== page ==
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Ocean Plastic Smells Like Food to Sea Turtles, Study Finds

Animals
Researchers have discovered one reason why ocean plastic is so dangerous for turtles: To them, it smells like food. AugustineChang / iStock / Getty Images Plus

Sea turtles became the face of the plastic pollution crisis when a video of a turtle with a plastic straw stuck up its nose went viral in 2015.


Now, researchers have discovered one reason why ocean plastic is so dangerous for turtles: To them, it smells like food.

"This 'olfactory trap' might help explain why sea turtles ingest and become entangled in plastic so frequently," Joseph Pfaller of the University of Florida, Gainesville told Cell Press, as published by ScienceDaily.

Indeed, one 2018 study found that 100 percent of turtles surveyed in the Atlantic, Pacific and Mediterranean had plastics in their stomachs. While most people have assumed that turtles were drawn to plastics because they looked like prey, such as jellyfish, Pfaller and his team realized that so far no one had really investigated how plastics smelled.

So the researchers studied 15 captive loggerhead turtles and piped different scents into their habitat: clean plastic, ionized water, their usual food and plastics coated with microbes, algae, plants and animals, as they are in the ocean. They then observed how long the turtles spent with their nares out of the water and how many breaths they took as indications of their attraction to the different smells.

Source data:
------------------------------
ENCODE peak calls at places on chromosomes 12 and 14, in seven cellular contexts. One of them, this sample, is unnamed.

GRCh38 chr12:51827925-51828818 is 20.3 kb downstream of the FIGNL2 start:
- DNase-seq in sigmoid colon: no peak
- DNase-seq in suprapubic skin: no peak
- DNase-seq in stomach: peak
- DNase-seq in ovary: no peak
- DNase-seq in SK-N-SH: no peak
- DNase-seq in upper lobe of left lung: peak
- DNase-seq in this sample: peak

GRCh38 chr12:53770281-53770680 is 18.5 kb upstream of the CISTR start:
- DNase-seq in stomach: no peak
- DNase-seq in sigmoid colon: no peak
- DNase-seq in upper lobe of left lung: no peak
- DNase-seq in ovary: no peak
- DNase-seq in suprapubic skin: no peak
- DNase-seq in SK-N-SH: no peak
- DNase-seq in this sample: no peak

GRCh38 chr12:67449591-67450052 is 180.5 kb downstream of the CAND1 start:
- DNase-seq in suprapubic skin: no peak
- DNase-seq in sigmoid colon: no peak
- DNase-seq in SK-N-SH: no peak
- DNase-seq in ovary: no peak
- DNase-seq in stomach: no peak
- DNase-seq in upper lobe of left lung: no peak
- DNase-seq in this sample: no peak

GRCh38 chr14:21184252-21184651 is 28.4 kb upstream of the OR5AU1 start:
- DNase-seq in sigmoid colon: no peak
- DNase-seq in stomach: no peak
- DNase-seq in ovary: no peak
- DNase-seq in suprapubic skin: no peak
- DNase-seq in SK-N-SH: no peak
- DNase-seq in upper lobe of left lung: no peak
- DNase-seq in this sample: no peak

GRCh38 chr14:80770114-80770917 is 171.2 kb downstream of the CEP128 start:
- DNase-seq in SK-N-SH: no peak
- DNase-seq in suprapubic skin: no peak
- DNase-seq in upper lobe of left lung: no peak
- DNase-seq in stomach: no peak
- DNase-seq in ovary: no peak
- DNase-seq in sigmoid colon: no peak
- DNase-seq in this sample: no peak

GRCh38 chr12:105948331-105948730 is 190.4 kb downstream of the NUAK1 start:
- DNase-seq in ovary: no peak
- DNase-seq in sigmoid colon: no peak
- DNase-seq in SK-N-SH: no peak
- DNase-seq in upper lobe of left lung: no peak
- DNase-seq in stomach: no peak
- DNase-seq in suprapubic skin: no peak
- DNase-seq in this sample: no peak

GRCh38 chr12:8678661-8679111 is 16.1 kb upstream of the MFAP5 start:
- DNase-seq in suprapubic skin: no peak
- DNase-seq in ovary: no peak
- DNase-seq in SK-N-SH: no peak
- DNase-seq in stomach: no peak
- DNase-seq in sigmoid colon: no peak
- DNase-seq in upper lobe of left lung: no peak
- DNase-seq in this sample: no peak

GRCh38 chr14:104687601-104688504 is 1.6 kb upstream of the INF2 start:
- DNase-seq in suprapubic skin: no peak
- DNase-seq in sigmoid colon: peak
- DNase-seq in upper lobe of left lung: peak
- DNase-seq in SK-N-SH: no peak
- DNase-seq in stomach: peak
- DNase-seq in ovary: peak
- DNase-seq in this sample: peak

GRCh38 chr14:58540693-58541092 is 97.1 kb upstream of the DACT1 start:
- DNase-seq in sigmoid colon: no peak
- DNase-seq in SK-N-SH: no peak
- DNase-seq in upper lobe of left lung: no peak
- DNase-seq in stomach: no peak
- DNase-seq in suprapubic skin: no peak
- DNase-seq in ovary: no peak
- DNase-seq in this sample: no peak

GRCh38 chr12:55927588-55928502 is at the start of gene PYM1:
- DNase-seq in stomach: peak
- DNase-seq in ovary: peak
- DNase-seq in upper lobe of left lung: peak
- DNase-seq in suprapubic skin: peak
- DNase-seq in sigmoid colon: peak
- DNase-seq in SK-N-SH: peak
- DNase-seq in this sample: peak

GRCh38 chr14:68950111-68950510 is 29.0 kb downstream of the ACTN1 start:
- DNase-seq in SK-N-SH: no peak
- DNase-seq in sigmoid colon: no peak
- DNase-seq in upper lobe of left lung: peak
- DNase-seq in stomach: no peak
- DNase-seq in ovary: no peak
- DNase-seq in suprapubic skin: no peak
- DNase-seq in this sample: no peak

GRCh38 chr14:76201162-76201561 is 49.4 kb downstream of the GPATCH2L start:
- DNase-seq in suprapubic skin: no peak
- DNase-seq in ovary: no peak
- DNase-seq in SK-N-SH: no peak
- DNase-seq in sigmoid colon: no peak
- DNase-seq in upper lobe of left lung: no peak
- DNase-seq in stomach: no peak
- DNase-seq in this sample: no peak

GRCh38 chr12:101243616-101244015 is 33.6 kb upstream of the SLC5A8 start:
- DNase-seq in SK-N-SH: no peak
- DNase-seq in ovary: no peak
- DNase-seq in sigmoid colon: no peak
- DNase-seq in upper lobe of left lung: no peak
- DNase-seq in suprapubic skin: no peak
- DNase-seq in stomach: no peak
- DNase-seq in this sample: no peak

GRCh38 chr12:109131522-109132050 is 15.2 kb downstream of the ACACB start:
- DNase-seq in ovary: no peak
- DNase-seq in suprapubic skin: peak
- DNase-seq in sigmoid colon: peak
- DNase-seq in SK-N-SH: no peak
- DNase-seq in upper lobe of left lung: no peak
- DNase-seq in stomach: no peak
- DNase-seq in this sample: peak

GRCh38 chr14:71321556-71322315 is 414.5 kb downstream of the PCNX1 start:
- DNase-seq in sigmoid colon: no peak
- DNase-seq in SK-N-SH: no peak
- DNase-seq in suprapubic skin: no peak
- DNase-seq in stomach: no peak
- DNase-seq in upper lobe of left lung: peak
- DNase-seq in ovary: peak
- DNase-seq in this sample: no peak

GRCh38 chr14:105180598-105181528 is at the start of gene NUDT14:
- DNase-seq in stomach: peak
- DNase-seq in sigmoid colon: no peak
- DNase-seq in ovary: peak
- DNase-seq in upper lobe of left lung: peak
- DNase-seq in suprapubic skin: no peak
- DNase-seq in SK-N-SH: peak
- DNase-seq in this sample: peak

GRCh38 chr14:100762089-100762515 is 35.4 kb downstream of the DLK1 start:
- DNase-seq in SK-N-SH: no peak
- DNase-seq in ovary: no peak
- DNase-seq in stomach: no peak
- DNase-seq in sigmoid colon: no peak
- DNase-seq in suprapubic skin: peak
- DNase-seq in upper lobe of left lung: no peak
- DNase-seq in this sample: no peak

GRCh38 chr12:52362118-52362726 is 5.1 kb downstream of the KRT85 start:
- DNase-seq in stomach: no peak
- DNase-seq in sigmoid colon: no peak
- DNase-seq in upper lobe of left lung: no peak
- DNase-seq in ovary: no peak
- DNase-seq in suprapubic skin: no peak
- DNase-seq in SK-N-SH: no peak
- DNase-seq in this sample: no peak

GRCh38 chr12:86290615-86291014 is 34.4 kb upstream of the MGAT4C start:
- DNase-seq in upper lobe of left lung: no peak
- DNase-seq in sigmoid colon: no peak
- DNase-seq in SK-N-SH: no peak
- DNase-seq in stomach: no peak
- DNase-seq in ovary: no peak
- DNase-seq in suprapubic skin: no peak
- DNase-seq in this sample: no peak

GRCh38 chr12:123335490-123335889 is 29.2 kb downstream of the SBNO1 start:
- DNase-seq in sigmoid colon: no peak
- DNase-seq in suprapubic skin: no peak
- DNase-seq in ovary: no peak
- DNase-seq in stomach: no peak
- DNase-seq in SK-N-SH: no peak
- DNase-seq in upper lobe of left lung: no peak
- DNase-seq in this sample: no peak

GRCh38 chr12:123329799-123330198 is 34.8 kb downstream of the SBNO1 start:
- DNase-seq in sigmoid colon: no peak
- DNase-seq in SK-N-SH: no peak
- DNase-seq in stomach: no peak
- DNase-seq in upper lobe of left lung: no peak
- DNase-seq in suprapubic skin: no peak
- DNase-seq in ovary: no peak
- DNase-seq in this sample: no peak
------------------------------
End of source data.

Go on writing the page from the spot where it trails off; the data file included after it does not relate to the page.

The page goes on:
The results, published in Current Biology Monday, surprised the researchers: The turtles showed "indistinguishable" interest in their food and the ocean-like plastic. In both cases, the turtles kept their nares up three times longer than they did in response to the water and control plastics.

"We were surprised that turtles responded to odors from biofouled plastic with the same intensity as their food," Pfaller told Cell Press. "We expected them to respond to both to a greater extent than the control treatments, but the turtles know the smell of their food since they've been smelling and eating it in captivity for 5 months. I expected their responses to food to be stronger."

The research suggests that turtles might actually be attracted to and seek out large groupings of floating plastics like garbage patches, BBC News reported.

"It's not just a visual thing," Pfaller told BBC News. "They're being attracted from probably long distances away to these garbage patches out in the open ocean."

It also means that plastics are an even bigger problem than the odd viral video indicates.

"The errant plastic straw in a turtle's nose or the random plastic bag - sure those are absolute problems - but anything out there can grow bacteria and animals on it that turtles want to eat and so it smells to them like something they should go check out and possibly consume, which can lead to their death," Pfaller told BBC News.

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